The evolution of B2B sales cycle? [infographic]

The B2B sales cycle can be divided into 7 big key cycles after defining who is responsible: prospecting, the pre-approach, the approach, the presentation, the overcoming of objections, the closing, and the follow-up.

Even if these stages are similar, the techniques employed to carry them out have evolved so much since the 20th century that a salesperson from this era would ask himself if you are even in the same occupation.

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Stage 0 – Who is responsible for the B2B sales cycle?

Formerly the exclusive property of the salesperson, today it is either the marketing team or the sales team that are concerned; as you will see in the following stages.

Stage 1 – Prospecting

Vital elements of prospecting, the list, normally purchased, was the only active prospecting source of any good self-respecting salesperson. Luckily today, each salesperson can create his own list of prospects himself thanks to social media.

Using Outbound Sales techniques, a salesperson can prospect directly through social media for professionals, and automatically engage their prospects via personalized e-mail scenarios.

Also, Inbound Marketing, via the content, allows the interested prospects to discover the products/services themselves, and hence to set up passive prospecting. This indicates that the prospect will seek to enter get in touch with the salesperson on his own.

Stage 2 – The Pre-Approach

Crucial to the B2B sales cycle, the pre-approach is the moment where the salesperson informs himself about his prospect. Previously, this work was done unilaterally based on information on the company that was gleaned from your surroundings based on one’s network, for example.

In the era of Social Selling, it is less rare for a salesperson to exchange with his prospect via social media and to mix up the stages by responding to his questions in advance. Without discussing the tools for the consolidation of data, which, from a simple e-mail, can give information on the role of the prospect, the revenue of his company, etc…

Stage 3 – The Approach

Before the internet, the best solution to contact a prospect was to go door-to-door or to cold-call. Thanks to Marketing and Sales Automation tools, and to Cold Calling 2.0, it is possible to automatically determine the interest of a prospect and focus on those with the most potential.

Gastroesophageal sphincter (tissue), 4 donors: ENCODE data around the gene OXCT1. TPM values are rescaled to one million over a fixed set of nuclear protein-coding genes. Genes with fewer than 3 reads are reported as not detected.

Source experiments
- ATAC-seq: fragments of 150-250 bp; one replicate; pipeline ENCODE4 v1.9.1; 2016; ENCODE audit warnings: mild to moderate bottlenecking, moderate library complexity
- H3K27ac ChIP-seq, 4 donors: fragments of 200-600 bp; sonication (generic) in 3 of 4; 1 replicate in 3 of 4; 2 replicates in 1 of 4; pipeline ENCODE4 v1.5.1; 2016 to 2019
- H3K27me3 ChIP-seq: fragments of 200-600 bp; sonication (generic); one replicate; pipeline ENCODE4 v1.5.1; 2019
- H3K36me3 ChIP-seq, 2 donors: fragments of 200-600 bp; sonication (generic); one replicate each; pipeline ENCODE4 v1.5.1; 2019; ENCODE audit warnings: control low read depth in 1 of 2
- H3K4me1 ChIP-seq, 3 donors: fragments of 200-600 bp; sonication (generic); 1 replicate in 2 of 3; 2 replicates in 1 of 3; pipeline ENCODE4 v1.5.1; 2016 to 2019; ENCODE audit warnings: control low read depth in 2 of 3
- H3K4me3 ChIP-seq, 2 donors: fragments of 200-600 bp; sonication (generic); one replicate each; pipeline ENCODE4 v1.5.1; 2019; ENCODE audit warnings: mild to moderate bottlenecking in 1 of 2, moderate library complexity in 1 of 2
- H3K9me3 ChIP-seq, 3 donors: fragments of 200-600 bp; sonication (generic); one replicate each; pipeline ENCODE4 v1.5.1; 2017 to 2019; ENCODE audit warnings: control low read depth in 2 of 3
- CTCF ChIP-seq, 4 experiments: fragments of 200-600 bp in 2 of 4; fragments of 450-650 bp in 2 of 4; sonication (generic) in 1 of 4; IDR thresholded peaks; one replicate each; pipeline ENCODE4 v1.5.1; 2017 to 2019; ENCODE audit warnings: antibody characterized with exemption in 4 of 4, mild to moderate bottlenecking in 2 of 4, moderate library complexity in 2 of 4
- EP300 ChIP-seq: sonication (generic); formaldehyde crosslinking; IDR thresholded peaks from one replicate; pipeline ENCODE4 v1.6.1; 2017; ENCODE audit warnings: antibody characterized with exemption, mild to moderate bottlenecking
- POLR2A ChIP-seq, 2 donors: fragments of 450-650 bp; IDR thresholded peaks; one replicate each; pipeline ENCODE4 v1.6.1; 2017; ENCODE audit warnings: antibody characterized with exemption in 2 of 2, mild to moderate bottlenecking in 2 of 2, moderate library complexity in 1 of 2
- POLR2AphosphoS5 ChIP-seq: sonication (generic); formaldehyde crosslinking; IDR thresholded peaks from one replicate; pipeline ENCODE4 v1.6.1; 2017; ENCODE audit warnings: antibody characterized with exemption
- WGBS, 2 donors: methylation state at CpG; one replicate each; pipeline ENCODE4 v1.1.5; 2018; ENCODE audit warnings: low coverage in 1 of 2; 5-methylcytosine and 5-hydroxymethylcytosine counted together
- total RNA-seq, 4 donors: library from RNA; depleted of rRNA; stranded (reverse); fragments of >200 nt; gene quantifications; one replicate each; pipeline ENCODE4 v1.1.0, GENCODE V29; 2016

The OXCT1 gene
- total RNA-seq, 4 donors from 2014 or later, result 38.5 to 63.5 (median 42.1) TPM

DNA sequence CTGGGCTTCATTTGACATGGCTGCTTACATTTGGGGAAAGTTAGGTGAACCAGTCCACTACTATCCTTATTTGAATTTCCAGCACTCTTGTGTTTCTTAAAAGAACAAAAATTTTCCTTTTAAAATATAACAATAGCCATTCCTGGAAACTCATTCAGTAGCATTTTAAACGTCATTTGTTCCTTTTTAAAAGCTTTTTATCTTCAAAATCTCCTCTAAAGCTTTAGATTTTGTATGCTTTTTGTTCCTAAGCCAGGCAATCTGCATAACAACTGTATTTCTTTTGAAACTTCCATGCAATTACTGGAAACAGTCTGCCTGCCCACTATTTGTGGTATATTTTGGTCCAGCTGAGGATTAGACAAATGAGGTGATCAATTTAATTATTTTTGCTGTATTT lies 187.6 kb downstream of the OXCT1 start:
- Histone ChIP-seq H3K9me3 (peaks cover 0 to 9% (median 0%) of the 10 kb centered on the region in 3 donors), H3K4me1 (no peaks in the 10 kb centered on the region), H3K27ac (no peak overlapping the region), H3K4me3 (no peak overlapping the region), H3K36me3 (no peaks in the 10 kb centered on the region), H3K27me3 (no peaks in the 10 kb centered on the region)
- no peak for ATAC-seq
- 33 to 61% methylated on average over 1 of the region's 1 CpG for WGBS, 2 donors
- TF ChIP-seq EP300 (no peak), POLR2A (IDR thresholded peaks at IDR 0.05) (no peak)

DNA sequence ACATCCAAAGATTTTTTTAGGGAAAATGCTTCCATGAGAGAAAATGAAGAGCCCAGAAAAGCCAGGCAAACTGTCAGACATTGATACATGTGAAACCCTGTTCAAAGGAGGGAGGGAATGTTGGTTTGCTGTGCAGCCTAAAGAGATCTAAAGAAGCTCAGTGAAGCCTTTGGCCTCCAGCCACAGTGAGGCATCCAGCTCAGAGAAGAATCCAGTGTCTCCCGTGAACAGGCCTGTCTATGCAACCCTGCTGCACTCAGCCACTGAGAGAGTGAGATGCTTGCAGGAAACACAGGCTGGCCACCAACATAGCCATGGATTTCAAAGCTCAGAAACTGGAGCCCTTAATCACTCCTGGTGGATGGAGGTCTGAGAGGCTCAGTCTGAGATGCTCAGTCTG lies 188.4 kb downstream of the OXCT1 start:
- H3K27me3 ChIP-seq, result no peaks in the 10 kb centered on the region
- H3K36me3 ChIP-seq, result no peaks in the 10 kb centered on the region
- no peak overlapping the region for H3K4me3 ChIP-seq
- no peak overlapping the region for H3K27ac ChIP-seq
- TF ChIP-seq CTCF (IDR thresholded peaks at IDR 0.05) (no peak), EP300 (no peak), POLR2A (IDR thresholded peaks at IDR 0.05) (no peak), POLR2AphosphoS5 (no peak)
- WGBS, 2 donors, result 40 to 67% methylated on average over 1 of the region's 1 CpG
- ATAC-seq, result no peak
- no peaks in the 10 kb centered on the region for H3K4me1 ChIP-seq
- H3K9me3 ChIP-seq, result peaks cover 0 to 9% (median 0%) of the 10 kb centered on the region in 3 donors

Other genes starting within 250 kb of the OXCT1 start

Incidentally, this approach is almost entirely the responsibility of the Sales Development Representative, who undertakes this gauging process before passing it on to an Account Executive.

Stage 4 – The Presentation

One of the first techniques of presentation set up to improve the productivity of salespersons was the “canned sales presentation” (or “scripted salesperson pitch”).

This approach was very efficient to ensure the uniformity of the speech of the sales people. Today, in order to avoid travel of the salespeople, it is ideal to communicate through a personalized online demonstration.

Stage 5 – The Overcoming of Objections

At this stage, a salesperson from the 20th century would have done all they could in order to overcome the objections of his prospect with the only goal of convincing each one to buy his product and close the sale.

Yet, today we know that it is important to adopt an approach that is more oriented towards the client, and to ensure that the product/service will correspond to the needs of the prospect. Lead Nurturing is being used more and more to ripen a prospect before proceeding to the sales stage.

Stage 6 – The Closing

A simple sale, while very interesting in the short term, does not win the loyalty of the client and ensure a virtuous B2B sales cycle. A sale, even less importantly, will ultimately fetch more if the client has the feeling of having been accompanied through the sale, notably as a result of the recommendations.

Stage 7 – The After Sales Follow-Up

An often forgotten stage of the B2B sales cycle, the after sales follow-up cannot limit itself to the sending of a letter/flyer and a few goodies (even if this reinforces the connection with your client).

The Customer Success position, dedicated to following-up with the client, is becoming itself more and more as indispensable to retaining clients, following-up with them, and especially to obtain precious recommendations with regards to their networks.


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